Probably the most important thing I’ve learned from this whole experience is this: I am a person whose value and values are not contingent on anyone else; being a wife and a mother does not and should not alter my core self; and protecting my core self – by caring for it, listening to it, and loving it as unconditionally as I love my children – is fundamental to maintaining my mental health.

None of this is easy but it is not optional either. I cannot depend on anyone else to meet my needs or keep me safe, because I cannot control their behavior. I have to take care of myself. No matter what. End of story.






Two weeks post-camp, I am thankful (in no particular order) for:

  • Finding my voice and the courage to use it;
  • Friends who encourage me to push harder and friends who help me to see when I need to let go;
  • My adorable, silly, sweet, loud, messy, exhausting children;
  • My adorable, silly, sweet, messy, exhausting husband;
  • My au pair (and friend and general holder together of my sanity);
  • Good doctors;
  • Meds;
  • My (kick ass) therapist;
  • Running;
  • Yoga;
  • Writing;
  • Music (particularly 90s hip-hop);
  • Impromptu dance parties; 
  • Chocolate;
  • Finally learning to meditate and not hate it;
  • That my 15 month old daughter loves Beyoncé as much as I do;
  • Take out for dinner;
  • Long walks with good listeners;
  • Having options;
  • Long baby naps;
  • Unseasonably warm weather;
  • Sweatpants;
  • Libraries;
  • Baby Tylenol and Baby Advil;
  • Every person who is also telling their truth about mental illness out loud and without shame.

Letters from Camp, Part 3

My dear friend,

Friday was my last day at campy. I am not exactly sure how I feel about leaving. Not ready, I guess. Also scared and uncertain. I had thought that going to camp would fix me; that the camp doctors would figure out what I had and what medicine I needed to take to make it go away and then I would be better. I was incredibly naive.

I now understand that there is no medicine in the world that will make my illness “go away.” It will always be with me. There are many things I can do to control it, including taking medicine, but it will never be fully within my control. I will relapse, no matter what medicine I take or how well I care for myself.

It seems the best I can do is to follow my doctors’ recommendations, take good care of myself, and be on the lookout for signs (aka “red flags”) that I may be falling apart again. By doing these things, I may be able to control how often I relapse and how long each episode lasts. That is my best case scenario.

Unfortunately, the camp doctors have also informed me that people with my particular illness need two lifestyle elements more than anything else: (1) structure and (2) sleep. I may have laughed out loud the first time the doctor said this. As the mother of three small children, my life has very little structure and even less sleep. I cannot tell you the last time I had an uninterrupted night of sleep; not to mention my own insomnia, which is (of course) at its worst whenever the kids are having a good night.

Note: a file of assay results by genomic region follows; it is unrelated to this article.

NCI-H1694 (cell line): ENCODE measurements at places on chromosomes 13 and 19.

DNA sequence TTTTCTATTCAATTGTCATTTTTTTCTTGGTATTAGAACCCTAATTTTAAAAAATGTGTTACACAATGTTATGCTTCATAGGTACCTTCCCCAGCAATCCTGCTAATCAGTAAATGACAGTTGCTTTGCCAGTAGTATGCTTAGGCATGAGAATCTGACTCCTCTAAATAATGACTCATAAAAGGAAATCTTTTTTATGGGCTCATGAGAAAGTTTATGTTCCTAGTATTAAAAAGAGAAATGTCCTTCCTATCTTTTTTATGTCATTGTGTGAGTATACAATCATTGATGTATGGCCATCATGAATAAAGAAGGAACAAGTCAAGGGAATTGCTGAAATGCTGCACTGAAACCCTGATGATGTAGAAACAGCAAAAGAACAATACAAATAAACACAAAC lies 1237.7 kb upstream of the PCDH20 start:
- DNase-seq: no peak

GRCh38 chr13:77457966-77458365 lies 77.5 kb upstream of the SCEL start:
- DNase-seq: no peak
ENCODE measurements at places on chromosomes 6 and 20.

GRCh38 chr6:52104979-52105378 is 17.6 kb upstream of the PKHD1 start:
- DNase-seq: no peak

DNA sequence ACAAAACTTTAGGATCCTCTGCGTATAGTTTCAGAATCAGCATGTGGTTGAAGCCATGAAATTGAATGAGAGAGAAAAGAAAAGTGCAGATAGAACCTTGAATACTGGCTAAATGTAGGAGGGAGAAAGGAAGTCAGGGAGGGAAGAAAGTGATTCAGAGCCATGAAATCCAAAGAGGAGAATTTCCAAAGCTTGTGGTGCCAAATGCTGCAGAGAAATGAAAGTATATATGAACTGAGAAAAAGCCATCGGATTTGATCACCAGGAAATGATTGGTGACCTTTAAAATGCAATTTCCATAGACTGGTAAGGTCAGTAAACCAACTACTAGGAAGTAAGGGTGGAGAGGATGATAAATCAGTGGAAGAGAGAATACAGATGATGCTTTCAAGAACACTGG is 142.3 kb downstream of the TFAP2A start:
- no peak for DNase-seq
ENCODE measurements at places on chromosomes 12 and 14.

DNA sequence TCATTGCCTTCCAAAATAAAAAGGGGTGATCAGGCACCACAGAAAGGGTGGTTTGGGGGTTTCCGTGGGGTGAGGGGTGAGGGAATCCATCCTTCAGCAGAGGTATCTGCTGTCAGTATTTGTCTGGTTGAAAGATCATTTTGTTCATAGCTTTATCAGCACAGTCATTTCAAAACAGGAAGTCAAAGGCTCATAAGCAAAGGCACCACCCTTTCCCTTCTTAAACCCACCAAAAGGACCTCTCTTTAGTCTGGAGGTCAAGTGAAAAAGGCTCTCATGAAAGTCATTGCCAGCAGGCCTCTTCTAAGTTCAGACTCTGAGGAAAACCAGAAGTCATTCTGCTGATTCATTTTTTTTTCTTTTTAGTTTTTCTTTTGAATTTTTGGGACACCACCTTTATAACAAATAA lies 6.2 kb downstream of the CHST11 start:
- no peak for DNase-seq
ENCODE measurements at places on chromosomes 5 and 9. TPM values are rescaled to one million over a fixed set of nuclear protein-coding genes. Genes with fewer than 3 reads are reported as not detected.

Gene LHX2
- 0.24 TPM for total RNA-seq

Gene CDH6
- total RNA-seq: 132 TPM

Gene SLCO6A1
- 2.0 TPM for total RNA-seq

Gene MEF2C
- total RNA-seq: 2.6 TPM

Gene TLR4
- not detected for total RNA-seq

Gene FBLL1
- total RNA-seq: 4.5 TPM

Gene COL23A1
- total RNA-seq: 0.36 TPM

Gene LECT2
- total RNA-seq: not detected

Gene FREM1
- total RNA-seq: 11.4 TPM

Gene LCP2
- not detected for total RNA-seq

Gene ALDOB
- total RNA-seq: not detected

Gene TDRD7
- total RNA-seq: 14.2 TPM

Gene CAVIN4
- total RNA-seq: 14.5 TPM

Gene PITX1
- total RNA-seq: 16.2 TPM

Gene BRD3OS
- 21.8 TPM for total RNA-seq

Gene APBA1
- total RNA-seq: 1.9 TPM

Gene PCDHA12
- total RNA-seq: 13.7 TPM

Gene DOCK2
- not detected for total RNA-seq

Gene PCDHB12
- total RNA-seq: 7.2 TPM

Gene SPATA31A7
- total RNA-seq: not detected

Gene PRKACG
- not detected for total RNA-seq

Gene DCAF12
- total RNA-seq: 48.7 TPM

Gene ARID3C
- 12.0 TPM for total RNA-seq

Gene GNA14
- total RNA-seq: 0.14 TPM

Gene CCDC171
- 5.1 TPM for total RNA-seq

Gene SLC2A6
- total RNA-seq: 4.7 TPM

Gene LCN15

Still, all is not lost. As part of the process of leaving camp, I am required to prepare and share a wellness (or relapse prevention) plan with my main support people as well as the camp doctors. My plan is full of many admirable goals and related tools and actions to meet those goals. It includes points regarding changes in my relationships, the way I talk to and take care of myself, what my red flags are and how I will respond to them. Even better, I have to actually implement the plan for it to work. I have to have the hard conversations and build the boundaries and make the requests for help and support that I should have made years ago.

Having spent most of my life as a people-pleaser-conflict-avoider, this process is both terrifying and exhilarating. I finally feel like I have a more than valid basis to stand my ground and assert my own needs; to put myself first when I need to; to say no, I will not do that; to expect others to make changes to help me, rather than me always contorting myself around other people’s needs.

I understand that many parts of my plan will be difficult to implement. Changing long-standing behaviors and relationship dynamics is never easy. But I also believe these changes are necessary to my well-being, that without them I cannot sustain my own health or care for my family. So really, there’s no choice. No way out but through.

Hope you are well,